by Jo Nesbo

The police urgently need Harry Hole

A killer is stalking Oslo’s streets. Police officers are being slain at the scenes of crimes they once investigated, but failed to solve. The murders are brutal, the media reaction hysterical.

But this time, Harry can’t help anyone

For years, detective Harry Hole has been at the centre of every major criminal investigation in Oslo. His dedication to his job and his brilliant insights have saved the lives of countless people. But now, with those he loves most facing terrible danger, Harry can’t protect anyone.

Least of all himself.

There is a serial killer on the streets of Oslo who is targeting police officers involved in previously unsolved murders. There is a man in a coma being guarded at the hospital and the new, self-serving, Chief of Police is extremely interested in him and what he may have to say. Harry Hole is retired, now lecturing. His expertise is desperately needed but he is very unwilling.

This book is dark, very dark…and scary.

There are lots of characters from previous books who have more space to breathe here as Harry is missing for the first third of the book. The other characters more than make up for his loss, they are so full-bodied that it’s sometimes hard to believe they are the supporting cast for Harry.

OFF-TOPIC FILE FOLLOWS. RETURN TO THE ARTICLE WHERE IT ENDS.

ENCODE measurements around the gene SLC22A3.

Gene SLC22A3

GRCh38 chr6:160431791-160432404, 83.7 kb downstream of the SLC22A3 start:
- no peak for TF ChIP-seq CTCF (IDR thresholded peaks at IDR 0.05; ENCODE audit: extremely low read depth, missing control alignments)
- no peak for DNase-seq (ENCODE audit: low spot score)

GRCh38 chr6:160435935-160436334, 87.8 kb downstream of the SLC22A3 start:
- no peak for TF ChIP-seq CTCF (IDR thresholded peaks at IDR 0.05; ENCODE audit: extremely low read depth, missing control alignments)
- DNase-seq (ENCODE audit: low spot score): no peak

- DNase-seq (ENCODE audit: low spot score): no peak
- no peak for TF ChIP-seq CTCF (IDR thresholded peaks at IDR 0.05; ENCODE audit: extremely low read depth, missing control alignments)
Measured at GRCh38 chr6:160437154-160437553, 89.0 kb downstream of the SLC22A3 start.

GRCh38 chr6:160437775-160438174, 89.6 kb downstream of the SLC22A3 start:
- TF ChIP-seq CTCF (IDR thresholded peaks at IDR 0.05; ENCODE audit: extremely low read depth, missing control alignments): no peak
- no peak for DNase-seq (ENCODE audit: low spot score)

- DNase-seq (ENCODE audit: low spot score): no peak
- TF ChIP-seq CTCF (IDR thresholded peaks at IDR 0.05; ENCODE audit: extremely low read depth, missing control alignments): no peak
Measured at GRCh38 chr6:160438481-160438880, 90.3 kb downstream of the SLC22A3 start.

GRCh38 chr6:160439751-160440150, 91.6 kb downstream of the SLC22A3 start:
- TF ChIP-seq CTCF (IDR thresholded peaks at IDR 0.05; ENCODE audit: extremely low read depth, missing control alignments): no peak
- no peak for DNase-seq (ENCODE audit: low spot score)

The ups and downs in this book are immense, the cliche roller coaster does not even begin to cover it. There are moment of joy and laughter (few and far between) but the moments of heartbreak are appalling.
It was so painful, so, so painful that he couldn’t breathe, so painful that he was doubled up, like a dying bee with its sting removed.

Nesbo delves deeply into the psyche of his characters, showing the human condition not only at its best but also at its most base. Even the good guys have a raw, brutal, almost animalistic side and there are times when it is positively uncomfortable and you feel you should really look away.

The complexity of the myriad plots is jaw-dropping, but Jo Nesbo handles these complexities with apparent ease. His touch moves through the book like a ballet dancer, gliding from scene to scene, character to character, plot to plot, effortlessly. 600+ pages and not one wasted. He is a master of his craft and this is his best book yet. It is unclear whether he will continue with Harry Hole but I for one hope that he does.


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